For admissions tutors
UKLO and university applications
This page is intended to help admissions tutors who see UCAS applications that mention the UK Linguistics Olympiad. Please use the form at the foot of this page to leave comments on how UKLO is affecting your applications – how many applicants report their UKLO performance, how this affects your judgements, how relevant this performance is to later undergraduate performance.
How does UKLO work?
The competition is open to all schools, and as of late 2014 just over 400 schools are registered to take part. 60% of these schools are state schools. The competition takes place each year in early February, and pupils may be entered at any of four different levels of difficulty:
- Breakthrough: typically taken by KS2 (mostly Year 5 or 6)
- Foundation: typically taken by KS3 (i.e. Year 7-9)
- Intermediate: typically taken by KS4 (i.e. Year 10-11)
- Advanced: typically taken by KS5 (i.e. Year 12-13)
At each level, about 25% of pupils are from state schools.
The Advanced competition, which is marked centrally (by volunteers mostly from universities), leads to various distinctions:
- The top 16 are selected for a residential weekend which includes Round 2, the competition for the team of four who represent the UK at the International Linguistics Olympiad.
- The top 33% win an award certificate, distributed as follows:
- Gold: 5%
- Silver: 12%
- Bronze: 17%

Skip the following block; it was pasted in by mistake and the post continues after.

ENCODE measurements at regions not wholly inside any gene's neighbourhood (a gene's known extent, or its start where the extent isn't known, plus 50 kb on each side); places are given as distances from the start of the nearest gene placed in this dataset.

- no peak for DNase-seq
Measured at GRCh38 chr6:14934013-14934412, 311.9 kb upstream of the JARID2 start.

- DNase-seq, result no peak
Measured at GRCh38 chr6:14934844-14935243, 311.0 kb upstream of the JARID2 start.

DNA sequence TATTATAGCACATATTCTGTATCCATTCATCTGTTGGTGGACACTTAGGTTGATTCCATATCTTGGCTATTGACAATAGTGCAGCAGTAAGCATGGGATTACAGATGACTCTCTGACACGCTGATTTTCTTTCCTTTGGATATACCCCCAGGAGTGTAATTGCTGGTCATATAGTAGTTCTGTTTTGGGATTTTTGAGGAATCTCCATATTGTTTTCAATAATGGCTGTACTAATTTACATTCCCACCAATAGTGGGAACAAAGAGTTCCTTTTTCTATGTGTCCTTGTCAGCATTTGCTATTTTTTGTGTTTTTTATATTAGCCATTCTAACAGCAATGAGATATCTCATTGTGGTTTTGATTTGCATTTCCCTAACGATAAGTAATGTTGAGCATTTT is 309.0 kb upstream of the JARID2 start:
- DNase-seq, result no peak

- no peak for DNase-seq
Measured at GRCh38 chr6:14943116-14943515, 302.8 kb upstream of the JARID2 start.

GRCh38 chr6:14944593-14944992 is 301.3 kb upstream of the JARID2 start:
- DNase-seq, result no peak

- The remaining 66% win a participation certificate.
In addition, you may find that some schools award their own internal awards for the best performances at the lower levels of difficulty.
How high are the standards?
The standard of ability demanded by a linguistics olympiad is comparable to the demands of olympiads in the STEM subjects (maths, physics, etc.), though it is probably slightly lower because the overall numbers are much smaller (but rising fast).
In the International Linguistics Olympiad, our competitors have performed well. In 2012, our four competitors won one Silver and three Bronze medals.Click here for our overall record.
What abilities are needed?
The assumption behind all linguistics olympiads is that school children do not study linguistics at school, so they cannot be tested on content that is specific to linguistics (such as the IPA or any particular scheme of grammatical analysis). On the other hand, it is clear that most of our outstanding performers already have a relatively deep, though unformalised, understanding of language structure from learning a foreign language.
The general thinking skills that a linguistics olympiad tests are:
- lateral thinking
- attention to detail
- attention to the larger patterns
At a lower level of difficulty, a problem requires an analysis of presented data which allows the competitor to generalise and go beyond the data. But at higher levels, competitors have to not only make these analyses mentally, but also put them into words in an explict explanation of how the underlying system works.
For examples of past problems, click here.